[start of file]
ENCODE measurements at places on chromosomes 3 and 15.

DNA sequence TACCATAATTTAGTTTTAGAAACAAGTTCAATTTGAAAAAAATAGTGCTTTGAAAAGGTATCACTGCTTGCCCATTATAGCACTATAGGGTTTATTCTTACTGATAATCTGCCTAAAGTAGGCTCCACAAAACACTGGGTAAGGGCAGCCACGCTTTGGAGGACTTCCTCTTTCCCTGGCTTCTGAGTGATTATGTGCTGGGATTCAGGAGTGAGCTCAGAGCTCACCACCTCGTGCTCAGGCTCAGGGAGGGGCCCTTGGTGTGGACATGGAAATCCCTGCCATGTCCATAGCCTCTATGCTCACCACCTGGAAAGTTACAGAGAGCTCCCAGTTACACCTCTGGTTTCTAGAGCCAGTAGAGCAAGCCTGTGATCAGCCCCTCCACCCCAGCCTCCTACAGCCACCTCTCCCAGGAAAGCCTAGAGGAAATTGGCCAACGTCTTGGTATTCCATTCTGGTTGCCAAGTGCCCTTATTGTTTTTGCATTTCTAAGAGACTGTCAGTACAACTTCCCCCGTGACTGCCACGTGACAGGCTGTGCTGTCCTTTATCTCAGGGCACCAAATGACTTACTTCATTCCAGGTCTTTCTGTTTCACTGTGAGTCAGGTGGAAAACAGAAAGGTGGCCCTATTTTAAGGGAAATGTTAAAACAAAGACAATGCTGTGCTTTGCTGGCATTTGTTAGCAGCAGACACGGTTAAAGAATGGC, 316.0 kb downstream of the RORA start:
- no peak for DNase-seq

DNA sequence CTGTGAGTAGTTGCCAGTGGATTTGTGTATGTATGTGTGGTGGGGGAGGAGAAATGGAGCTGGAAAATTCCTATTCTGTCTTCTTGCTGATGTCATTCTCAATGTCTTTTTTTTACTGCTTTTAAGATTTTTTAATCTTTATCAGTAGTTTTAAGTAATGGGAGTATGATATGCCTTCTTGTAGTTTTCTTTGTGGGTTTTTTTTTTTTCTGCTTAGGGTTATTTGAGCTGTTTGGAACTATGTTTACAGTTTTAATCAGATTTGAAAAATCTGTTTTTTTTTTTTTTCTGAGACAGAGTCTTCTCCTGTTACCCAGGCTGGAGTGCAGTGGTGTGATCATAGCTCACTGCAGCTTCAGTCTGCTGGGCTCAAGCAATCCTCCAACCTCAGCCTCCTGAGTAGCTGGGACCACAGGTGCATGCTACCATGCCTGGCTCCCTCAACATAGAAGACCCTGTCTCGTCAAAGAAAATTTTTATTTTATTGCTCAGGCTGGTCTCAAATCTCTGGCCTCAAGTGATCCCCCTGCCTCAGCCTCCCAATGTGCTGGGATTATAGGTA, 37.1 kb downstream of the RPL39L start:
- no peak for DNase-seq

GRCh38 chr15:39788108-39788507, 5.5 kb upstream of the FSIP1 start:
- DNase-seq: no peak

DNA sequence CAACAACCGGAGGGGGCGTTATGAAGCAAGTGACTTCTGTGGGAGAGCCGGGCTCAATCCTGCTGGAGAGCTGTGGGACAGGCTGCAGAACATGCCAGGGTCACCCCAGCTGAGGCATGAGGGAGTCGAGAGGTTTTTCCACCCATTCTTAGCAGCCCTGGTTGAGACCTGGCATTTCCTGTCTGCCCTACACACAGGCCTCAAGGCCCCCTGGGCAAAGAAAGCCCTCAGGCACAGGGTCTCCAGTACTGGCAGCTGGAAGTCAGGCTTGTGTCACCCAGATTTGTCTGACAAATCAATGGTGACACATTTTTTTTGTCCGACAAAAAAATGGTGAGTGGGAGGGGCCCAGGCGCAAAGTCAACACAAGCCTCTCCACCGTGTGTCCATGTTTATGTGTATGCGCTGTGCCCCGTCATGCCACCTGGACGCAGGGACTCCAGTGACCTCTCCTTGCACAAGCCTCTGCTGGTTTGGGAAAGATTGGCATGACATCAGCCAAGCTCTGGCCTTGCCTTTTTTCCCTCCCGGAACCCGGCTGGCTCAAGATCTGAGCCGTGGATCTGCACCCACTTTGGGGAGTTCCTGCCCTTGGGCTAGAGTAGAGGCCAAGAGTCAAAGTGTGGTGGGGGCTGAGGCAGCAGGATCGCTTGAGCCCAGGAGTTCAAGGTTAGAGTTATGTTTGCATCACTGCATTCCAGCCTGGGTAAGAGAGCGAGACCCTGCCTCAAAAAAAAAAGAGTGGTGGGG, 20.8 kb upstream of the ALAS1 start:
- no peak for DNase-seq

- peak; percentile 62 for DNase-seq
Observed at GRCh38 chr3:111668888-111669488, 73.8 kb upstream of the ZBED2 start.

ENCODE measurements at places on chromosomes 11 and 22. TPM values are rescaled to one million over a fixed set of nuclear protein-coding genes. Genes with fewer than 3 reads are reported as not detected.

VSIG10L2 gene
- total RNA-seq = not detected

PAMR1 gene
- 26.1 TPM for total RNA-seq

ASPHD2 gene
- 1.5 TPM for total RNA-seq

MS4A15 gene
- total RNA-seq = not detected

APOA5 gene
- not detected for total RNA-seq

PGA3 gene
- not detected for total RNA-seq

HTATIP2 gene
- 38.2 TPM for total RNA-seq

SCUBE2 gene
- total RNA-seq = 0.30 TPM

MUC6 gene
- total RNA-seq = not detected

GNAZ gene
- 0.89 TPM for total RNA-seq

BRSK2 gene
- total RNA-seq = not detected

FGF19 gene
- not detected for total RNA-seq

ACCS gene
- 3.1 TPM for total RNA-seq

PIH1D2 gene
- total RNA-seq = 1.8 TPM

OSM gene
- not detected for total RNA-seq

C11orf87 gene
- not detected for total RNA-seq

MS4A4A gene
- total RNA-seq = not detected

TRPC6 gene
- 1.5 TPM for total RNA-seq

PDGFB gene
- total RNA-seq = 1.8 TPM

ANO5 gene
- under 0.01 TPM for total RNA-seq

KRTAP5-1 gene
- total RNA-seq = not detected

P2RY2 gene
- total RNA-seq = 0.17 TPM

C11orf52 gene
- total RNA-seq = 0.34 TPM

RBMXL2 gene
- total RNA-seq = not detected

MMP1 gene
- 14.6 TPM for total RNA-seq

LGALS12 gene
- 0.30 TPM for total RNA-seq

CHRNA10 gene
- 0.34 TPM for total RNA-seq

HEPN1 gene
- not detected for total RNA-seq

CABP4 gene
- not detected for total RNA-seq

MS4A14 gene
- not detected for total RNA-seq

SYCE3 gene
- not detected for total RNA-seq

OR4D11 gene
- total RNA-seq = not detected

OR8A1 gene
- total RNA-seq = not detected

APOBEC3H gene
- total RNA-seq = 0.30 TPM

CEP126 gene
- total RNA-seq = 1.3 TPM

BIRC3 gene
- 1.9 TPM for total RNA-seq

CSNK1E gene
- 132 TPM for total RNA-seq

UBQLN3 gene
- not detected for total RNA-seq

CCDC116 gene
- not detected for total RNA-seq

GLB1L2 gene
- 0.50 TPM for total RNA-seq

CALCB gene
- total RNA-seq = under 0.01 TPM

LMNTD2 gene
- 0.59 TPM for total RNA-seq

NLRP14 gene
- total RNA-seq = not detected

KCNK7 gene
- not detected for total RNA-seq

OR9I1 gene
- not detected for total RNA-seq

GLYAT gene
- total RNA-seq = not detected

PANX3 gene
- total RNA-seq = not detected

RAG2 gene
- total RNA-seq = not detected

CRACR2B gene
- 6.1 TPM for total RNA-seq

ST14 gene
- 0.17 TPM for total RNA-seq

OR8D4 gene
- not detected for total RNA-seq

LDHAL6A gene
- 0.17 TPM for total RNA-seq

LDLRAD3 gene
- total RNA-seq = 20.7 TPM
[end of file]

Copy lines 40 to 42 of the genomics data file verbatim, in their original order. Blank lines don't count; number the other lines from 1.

- total RNA-seq = 1.8 TPM

OSM gene
- not detected for total RNA-seq